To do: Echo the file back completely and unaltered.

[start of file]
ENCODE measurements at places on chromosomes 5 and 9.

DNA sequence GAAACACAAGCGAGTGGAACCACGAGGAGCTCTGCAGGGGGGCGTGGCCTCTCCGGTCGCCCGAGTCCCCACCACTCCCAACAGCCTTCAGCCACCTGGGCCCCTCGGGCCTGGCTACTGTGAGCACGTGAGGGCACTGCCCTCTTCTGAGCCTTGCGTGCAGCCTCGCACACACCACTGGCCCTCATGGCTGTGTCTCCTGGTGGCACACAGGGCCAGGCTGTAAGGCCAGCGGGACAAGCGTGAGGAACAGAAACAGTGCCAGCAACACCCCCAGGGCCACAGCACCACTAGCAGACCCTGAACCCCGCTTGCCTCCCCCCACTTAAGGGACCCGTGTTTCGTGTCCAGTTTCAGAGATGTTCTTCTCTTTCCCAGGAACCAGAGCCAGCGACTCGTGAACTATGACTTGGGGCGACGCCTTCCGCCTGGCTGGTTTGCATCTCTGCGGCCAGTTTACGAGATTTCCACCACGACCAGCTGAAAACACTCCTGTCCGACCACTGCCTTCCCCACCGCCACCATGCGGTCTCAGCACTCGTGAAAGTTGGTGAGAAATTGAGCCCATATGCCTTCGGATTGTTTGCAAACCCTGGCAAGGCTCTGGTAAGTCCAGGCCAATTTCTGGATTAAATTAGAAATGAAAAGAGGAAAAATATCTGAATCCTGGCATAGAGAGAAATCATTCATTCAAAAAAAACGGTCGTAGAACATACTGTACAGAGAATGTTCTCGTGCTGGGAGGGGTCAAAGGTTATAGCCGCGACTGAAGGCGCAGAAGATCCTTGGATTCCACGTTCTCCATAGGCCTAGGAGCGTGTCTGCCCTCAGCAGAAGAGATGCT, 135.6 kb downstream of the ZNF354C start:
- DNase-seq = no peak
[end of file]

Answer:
ENCODE measurements at places on chromosomes 5 and 9.

DNA sequence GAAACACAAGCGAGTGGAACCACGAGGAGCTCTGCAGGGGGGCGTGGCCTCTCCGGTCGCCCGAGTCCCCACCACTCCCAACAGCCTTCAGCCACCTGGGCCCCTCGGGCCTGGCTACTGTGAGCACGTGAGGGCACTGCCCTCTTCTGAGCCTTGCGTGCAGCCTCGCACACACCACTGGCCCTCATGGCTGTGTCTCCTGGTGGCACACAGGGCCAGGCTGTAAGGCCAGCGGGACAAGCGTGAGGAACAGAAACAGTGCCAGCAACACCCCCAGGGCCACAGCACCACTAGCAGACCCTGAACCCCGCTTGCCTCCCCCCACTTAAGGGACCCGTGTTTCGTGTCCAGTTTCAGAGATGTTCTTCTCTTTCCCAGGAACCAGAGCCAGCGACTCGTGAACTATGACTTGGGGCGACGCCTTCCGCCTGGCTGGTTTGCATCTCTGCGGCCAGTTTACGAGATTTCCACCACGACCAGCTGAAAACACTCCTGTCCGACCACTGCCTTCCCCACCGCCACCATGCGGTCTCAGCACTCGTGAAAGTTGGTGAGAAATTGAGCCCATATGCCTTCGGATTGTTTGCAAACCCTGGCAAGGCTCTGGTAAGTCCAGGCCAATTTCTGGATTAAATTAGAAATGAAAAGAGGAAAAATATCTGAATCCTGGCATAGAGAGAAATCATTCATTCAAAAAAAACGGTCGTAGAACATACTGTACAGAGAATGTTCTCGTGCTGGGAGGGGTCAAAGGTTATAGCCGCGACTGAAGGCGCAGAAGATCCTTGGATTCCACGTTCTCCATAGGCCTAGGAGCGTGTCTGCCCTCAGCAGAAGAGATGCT, 135.6 kb downstream of the ZNF354C start:
- DNase-seq = no peak